On March 29, 2017, Professor Ian Kerr testified before the Senate Liberals Open Caucus, in its discussion on the advantages and challenges of robotics and artificial intelligence (AI).
The Senate has committed to learn about, discuss and debate issues of national importance, such as how to foster innovation in the field of robotics while ethically maximizing the social benefits of robotic and AI integration. Professor Kerr advocated the need to enact clear policy in the wake of artificial intelligence development.
Professor Ian Kerr, a member of the Centre, is a Full Professor at University of Ottawa’s Faculty of Law, where he holds the Canada Research Chair, Ethics, Law & Technology.
His speaking notes are reproduced below.
Professor Kerr also published an opinion in the Ottawa Citizen on that matter.
Imagine that you are looking for your Module L MRP. No, I don’t mean your Mobile Intelligent Robot Platform (MIRP) or some other robot. I mean your doctor. MRP stands for “most responsible physician” ... the practitioner most responsible for the in-hospital care of a particular patient. The MRP is responsible for writing orders, providing a care plan, obtaining consultations, and coordinating care.
Now imagine that you find your MRP. She is in the Module L corridor, saying goodbye to another patient. She tells you that she needs a few minutes to consult with Dr. Watson before your appointment. You are nervous. Today you are meant to receive your diagnosis and treatment plan for what is suspected to be some form of leukemia. It has been a difficult and unusual case, which is why Watson was brought in to help.
Watson, you learn at your appointment, is no doctor. It is an AI operating on top of an IBM supercomputer – a cognitive supercomputer designed to glean meaningful information from countless sources of structured and unstructured medical information. Watson is able to diagnose various forms of cancer with a success rate of 90%, significantly outperforming human doctors’ 50% success rate. Watson does so by scouring more than 20 million journal articles (an impossible task for human experts). Watson is one of many incredible breakthroughs in the field of artificial intelligence. We can expect countless other such breakthroughs in the near future.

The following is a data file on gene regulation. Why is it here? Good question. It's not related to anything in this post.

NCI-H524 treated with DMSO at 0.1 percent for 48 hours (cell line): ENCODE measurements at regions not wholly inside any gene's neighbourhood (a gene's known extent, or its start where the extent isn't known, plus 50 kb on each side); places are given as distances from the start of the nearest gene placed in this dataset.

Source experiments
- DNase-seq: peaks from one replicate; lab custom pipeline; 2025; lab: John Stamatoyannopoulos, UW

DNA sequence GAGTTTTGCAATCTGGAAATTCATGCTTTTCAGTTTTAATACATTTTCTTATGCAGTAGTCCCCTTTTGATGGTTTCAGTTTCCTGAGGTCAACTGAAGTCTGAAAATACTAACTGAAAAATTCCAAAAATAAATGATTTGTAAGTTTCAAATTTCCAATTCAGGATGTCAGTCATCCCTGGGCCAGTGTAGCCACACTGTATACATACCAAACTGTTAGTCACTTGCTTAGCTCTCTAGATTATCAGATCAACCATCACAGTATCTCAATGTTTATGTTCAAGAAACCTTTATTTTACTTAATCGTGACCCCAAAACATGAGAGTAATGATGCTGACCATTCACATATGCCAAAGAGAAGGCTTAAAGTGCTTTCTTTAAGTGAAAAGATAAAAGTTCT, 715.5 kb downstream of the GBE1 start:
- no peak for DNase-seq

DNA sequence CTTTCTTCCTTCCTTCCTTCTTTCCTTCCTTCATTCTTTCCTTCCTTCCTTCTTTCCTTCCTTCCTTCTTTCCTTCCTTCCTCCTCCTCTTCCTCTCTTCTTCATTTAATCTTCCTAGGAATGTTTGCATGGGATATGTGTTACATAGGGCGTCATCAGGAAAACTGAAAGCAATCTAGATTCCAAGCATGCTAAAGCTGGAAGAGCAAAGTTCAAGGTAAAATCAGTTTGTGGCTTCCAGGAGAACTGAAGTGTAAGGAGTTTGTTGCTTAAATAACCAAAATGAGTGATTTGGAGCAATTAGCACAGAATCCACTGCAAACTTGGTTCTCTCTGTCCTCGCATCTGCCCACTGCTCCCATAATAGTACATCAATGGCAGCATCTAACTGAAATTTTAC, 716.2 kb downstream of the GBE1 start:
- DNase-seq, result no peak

Like other big data analytics AIs, Watson is essentially a sophisticated computer program. However, its design differs from conventional computing approaches in a way that raises unique legal and ethical challenges: it uses machine learning to excel at its diagnostic tasks. Watson is programmed to “ingest” vast quantities of unstructured medical data and related medical literature, and “learns” how to perform a diagnosis under the directed tutelage of human expert diagnosticians who train it using question-answer pairs and reinforcement learning. Once the human experts declare that Watson has reached a certain level of proficiency at the task, it is deemed expert enough to go into production. Just like human experts, Watson undergoes periodical “training updates,” reading the latest curated sets of information, and answering more questions under supervision designed to test its new knowledge. Compared to conventional computer programs, Watson is less like a tool, and more like a medical resident—always learning new medical information and occasionally making discoveries that would astonish an attending supervisor.
An important feature of machine learning-based AIs like Watson is their ability to outperform human experts, often by gleaning new insights or performing actions that surprise even their designers and expert trainers. This unpredictability by design, sometimes referred to as “emergent behaviour,” has been observed fairly consistently in widely reported public displays involving machine learning-based AIs, including Watson’s debut on the TV Game Show, Jeopardy!.
Meanwhile, back at the hospital, your MRP tells you that she finds herself in a rather existential state of mind – something you find ironic given that it is you who is in the life-or-death position.
Your MRP tells you that she finds herself in disagreement with Watson’s diagnosis. She reminds you that Watson has a 90% success rate compared to her 50% success rate in cases like this. She tells you she feels like Abraham on the mountain: she hears the voice of God telling her to sacrifice her only child, but that doesn’t sit right in her gut. She also tells you that her hospital is pushing her to follow the advice of the AI, concerned about the threat of a lawsuit if her gut is wrong. After all, the evidence seems to be on Watson’s side.